with Linda Aronson
Many emerging writers set their sights on writing for TV, in particular, on devising and writing their own TV drama series. They assume, reasonably enough, that they can simply transfer the skills they’ve studied for film writing into TV. Unfortunately, this isn’t so. Some skills overlap, but writing for TV involves creative demands and restrictions that simply don’t occur in film, demands and restrictions that, from the outside, you’d never suspect. TV is the home of the group story, of multiple protagonists and of multiple interwoven storylines, limited always by budget and the need to write to the minute. Now, with the new generation long form serials, writers have to create and interweave characters and storylines so rich and complex that they can hold an audience for literally years. As if this wasn’t hard enough, nonlinearity, fractured storytelling and flashbacks are now being used because they insert suspense and create binge viewing.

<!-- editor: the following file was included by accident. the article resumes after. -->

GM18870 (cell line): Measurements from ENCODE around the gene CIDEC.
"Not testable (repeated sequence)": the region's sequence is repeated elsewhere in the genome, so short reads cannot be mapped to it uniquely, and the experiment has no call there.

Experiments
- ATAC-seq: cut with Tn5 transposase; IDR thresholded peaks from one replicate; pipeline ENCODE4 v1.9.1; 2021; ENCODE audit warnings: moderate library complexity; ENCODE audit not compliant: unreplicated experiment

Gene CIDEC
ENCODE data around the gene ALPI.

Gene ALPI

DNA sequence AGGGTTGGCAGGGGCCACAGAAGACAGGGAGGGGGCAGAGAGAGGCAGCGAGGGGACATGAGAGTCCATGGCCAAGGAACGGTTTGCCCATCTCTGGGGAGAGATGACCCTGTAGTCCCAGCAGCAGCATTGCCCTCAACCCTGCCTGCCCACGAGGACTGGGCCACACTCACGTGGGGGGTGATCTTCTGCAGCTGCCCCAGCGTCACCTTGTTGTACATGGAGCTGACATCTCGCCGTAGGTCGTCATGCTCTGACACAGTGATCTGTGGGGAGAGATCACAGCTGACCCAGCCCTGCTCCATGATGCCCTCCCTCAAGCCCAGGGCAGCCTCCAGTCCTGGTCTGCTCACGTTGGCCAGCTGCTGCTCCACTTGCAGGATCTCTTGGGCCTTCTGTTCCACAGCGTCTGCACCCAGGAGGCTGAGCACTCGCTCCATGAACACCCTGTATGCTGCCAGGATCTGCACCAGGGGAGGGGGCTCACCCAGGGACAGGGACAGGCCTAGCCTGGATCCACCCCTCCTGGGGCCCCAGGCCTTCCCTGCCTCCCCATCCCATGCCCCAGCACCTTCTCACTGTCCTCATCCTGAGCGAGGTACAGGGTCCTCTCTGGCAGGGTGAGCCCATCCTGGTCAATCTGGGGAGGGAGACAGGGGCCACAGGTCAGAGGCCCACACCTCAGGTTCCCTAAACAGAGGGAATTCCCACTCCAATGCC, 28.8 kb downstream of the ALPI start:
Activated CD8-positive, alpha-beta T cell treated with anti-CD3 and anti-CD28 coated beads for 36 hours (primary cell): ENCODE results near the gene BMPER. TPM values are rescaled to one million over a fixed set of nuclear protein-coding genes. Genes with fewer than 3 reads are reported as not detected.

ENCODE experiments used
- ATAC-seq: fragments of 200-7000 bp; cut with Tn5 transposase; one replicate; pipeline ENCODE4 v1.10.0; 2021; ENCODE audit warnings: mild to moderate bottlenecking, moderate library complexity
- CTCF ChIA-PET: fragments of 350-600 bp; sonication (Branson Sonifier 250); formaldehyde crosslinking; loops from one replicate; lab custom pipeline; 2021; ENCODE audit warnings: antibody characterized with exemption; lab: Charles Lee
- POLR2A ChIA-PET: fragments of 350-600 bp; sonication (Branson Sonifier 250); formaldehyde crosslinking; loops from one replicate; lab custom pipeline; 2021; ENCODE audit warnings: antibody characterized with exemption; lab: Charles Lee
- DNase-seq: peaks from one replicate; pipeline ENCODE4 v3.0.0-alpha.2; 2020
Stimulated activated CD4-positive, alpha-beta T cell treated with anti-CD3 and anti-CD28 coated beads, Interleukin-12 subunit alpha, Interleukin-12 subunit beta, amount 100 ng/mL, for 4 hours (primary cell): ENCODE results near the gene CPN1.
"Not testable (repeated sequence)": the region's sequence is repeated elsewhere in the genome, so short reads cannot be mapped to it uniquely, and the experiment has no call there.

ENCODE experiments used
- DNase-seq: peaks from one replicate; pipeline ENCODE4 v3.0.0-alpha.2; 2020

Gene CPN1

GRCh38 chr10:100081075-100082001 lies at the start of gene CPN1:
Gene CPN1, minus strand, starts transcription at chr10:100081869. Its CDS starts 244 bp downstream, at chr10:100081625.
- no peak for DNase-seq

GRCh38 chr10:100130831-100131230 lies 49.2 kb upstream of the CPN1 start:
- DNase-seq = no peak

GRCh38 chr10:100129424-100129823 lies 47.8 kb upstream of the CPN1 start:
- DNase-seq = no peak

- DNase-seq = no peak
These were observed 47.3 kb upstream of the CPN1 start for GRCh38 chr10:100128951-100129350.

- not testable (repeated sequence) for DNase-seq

There are techniques to writing to the minute; to creating rich characters and rich interconnected long running interwoven storylines; to condensing stories to their essence; to incorporating nonlinearity and flashbacks to create suspense and, all in all, learning to shine in a craft that keeps throwing problems at you. Linda Aronson’s expertise in nonlinear and multiplot multiple protagonist narrative grew from her long experience as a TV writer. In this session she shares the tricks of the trade.
Appearing in this session
Author of: The 21st-Century Screenplay
Screenwriting for Film and Television
In this session, David Baboulene demonstrates the link between the way the mind works and the way stories grip and engage us; and how you can use this knowledge to create power in your stories.
Without character, you have no story. In this session, David Baboulene discusses the primary colours of character so that you can write with greater clarity, depth and brevity.